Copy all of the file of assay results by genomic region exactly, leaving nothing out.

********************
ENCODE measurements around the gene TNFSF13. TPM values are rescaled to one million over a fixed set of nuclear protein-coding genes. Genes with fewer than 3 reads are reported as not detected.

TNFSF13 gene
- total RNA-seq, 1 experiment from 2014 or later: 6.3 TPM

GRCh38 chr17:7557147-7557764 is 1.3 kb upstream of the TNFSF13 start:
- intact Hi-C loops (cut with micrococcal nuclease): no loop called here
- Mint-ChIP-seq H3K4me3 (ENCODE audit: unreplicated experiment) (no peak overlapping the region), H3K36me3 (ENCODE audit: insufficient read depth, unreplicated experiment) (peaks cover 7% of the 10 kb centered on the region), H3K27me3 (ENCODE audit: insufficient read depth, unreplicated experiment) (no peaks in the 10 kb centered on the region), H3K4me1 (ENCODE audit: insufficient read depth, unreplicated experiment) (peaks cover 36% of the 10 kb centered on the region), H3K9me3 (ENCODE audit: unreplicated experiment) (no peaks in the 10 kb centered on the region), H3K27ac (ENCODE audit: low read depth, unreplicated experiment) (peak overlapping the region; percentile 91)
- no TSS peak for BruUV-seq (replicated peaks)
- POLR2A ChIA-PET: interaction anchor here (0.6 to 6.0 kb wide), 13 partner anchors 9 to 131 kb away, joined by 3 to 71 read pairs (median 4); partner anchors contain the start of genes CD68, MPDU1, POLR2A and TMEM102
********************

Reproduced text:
ENCODE measurements around the gene TNFSF13. TPM values are rescaled to one million over a fixed set of nuclear protein-coding genes. Genes with fewer than 3 reads are reported as not detected.

TNFSF13 gene
- total RNA-seq, 1 experiment from 2014 or later: 6.3 TPM

GRCh38 chr17:7557147-7557764 is 1.3 kb upstream of the TNFSF13 start:
- intact Hi-C loops (cut with micrococcal nuclease): no loop called here
- Mint-ChIP-seq H3K4me3 (ENCODE audit: unreplicated experiment) (no peak overlapping the region), H3K36me3 (ENCODE audit: insufficient read depth, unreplicated experiment) (peaks cover 7% of the 10 kb centered on the region), H3K27me3 (ENCODE audit: insufficient read depth, unreplicated experiment) (no peaks in the 10 kb centered on the region), H3K4me1 (ENCODE audit: insufficient read depth, unreplicated experiment) (peaks cover 36% of the 10 kb centered on the region), H3K9me3 (ENCODE audit: unreplicated experiment) (no peaks in the 10 kb centered on the region), H3K27ac (ENCODE audit: low read depth, unreplicated experiment) (peak overlapping the region; percentile 91)
- no TSS peak for BruUV-seq (replicated peaks)
- POLR2A ChIA-PET: interaction anchor here (0.6 to 6.0 kb wide), 13 partner anchors 9 to 131 kb away, joined by 3 to 71 read pairs (median 4); partner anchors contain the start of genes CD68, MPDU1, POLR2A and TMEM102